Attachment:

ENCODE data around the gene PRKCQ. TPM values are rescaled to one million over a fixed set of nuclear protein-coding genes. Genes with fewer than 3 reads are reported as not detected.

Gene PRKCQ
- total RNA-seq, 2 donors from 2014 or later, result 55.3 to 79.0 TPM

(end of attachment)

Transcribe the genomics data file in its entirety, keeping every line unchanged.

ENCODE data around the gene PRKCQ. TPM values are rescaled to one million over a fixed set of nuclear protein-coding genes. Genes with fewer than 3 reads are reported as not detected.

Gene PRKCQ
- total RNA-seq, 2 donors from 2014 or later, result 55.3 to 79.0 TPM